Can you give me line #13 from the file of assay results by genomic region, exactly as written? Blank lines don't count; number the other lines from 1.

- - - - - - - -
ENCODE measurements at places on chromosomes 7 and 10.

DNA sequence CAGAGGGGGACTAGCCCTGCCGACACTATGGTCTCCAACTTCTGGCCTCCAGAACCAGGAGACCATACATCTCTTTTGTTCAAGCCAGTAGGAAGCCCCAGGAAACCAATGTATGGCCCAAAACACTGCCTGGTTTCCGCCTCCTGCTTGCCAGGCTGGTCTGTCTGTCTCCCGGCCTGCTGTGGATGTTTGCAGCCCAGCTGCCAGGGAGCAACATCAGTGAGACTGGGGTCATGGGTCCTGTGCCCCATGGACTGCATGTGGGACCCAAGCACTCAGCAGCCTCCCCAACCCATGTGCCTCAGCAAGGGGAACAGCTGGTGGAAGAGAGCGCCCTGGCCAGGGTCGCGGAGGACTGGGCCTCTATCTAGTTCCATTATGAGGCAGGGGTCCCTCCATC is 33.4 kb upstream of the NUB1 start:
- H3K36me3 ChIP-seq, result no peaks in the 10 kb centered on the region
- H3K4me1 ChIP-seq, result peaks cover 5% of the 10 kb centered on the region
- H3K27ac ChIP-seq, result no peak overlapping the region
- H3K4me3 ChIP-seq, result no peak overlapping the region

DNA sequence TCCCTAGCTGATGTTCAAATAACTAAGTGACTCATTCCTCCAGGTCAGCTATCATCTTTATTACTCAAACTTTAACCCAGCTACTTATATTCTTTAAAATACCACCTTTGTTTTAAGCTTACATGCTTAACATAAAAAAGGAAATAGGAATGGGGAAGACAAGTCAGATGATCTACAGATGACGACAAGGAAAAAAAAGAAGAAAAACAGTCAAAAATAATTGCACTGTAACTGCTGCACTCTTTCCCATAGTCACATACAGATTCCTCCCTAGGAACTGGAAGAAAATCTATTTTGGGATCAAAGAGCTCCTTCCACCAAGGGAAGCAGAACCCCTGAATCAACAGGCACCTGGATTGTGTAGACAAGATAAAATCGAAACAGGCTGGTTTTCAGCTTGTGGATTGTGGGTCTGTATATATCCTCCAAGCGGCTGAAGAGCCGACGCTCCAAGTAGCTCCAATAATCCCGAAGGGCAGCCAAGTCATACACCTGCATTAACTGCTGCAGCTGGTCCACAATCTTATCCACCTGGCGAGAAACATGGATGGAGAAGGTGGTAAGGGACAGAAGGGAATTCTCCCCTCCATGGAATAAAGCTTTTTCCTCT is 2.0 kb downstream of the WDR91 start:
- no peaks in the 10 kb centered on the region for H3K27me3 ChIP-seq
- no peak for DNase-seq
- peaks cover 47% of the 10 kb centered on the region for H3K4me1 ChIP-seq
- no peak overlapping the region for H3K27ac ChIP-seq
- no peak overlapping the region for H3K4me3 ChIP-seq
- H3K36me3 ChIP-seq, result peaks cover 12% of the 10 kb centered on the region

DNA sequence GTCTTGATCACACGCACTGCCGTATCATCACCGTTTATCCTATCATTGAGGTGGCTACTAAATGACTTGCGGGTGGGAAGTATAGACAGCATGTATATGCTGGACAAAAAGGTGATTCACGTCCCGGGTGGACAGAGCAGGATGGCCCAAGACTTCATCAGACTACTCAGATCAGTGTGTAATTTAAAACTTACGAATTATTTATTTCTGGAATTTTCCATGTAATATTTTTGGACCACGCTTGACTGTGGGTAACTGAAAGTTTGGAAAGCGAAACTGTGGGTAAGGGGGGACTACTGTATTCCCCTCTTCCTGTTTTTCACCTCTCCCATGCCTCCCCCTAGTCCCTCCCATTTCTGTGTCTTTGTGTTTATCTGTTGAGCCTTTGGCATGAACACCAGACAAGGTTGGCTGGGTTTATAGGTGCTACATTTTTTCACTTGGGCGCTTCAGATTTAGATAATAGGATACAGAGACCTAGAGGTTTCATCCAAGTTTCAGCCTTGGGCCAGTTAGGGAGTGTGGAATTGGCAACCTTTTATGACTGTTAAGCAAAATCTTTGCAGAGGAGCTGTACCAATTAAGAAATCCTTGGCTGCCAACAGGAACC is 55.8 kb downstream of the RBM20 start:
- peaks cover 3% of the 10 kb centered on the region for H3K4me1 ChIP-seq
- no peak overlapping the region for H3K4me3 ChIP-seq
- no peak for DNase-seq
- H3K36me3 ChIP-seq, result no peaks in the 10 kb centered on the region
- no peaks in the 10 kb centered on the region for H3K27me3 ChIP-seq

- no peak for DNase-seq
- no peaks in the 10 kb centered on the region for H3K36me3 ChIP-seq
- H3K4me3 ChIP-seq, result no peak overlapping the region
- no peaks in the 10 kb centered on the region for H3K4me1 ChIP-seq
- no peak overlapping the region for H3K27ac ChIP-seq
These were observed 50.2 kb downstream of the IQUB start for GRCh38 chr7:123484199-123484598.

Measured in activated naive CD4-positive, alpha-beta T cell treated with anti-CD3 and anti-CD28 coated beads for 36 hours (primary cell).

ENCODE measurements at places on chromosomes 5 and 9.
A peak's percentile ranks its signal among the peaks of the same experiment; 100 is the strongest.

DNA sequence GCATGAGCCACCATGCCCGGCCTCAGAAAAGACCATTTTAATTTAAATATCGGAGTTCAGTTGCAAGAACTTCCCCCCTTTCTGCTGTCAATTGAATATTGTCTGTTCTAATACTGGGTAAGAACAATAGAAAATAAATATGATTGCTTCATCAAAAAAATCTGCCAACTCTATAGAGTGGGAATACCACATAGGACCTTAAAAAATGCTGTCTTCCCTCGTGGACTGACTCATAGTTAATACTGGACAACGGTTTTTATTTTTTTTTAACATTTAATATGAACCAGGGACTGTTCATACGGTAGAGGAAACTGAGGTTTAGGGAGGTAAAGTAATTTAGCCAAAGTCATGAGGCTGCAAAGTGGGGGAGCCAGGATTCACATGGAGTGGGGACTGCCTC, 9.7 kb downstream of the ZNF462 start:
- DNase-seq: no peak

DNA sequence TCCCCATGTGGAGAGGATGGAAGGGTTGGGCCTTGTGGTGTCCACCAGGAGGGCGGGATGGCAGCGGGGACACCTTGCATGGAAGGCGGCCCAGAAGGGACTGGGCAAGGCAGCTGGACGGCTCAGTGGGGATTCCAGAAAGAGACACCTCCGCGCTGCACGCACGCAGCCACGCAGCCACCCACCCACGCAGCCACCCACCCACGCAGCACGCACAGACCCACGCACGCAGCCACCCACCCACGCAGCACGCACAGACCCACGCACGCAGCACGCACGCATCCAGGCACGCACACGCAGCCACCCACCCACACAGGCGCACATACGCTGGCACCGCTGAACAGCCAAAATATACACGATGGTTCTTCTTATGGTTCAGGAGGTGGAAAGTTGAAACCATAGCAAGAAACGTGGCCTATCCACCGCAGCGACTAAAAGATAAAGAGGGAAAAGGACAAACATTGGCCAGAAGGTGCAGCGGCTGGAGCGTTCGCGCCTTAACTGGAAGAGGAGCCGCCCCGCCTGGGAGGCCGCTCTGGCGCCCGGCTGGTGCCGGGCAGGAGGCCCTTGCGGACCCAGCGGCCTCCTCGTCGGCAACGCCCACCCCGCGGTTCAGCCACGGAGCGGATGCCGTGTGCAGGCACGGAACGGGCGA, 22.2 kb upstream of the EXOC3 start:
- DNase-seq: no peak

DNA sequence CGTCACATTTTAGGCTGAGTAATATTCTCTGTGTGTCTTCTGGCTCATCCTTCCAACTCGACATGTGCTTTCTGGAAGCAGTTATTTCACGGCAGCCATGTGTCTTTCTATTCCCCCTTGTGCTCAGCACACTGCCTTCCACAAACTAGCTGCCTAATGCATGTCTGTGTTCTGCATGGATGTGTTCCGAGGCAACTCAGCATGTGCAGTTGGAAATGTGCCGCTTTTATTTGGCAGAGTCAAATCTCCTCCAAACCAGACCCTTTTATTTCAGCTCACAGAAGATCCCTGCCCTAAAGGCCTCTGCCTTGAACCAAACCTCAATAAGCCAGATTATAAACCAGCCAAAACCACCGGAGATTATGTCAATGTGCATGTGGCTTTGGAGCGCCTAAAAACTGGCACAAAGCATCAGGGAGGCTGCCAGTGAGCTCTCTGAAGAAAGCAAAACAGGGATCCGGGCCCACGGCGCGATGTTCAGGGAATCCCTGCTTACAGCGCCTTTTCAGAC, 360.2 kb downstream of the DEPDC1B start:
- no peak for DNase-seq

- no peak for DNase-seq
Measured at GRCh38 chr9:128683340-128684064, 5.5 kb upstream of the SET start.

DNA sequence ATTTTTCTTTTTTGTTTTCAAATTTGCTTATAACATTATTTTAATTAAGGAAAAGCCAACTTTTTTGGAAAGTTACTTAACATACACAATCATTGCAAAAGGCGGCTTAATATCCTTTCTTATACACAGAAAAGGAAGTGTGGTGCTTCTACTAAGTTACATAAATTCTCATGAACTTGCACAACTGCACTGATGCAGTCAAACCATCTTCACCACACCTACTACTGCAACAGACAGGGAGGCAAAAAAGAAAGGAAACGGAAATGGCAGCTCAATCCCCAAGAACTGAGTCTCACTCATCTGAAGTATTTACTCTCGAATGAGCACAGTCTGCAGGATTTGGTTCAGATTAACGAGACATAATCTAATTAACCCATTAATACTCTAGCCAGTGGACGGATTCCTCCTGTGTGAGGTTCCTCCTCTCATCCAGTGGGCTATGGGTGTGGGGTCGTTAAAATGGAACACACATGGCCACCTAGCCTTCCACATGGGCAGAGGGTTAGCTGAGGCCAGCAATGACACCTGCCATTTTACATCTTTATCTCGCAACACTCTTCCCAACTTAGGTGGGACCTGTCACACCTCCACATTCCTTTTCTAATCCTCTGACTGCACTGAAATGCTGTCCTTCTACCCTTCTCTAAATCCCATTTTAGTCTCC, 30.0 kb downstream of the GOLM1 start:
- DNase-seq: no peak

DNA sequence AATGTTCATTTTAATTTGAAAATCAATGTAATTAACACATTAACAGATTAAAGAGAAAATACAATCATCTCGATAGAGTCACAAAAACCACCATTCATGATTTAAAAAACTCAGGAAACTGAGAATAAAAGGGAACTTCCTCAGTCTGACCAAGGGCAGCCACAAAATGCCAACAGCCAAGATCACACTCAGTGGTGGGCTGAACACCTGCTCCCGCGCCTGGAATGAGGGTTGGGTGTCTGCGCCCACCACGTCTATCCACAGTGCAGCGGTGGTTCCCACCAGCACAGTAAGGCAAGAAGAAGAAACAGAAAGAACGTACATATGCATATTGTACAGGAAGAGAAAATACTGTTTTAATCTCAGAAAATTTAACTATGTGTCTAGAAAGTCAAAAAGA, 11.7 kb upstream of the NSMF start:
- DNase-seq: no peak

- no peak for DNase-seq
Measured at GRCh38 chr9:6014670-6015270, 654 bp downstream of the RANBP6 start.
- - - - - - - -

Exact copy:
- H3K36me3 ChIP-seq, result peaks cover 12% of the 10 kb centered on the region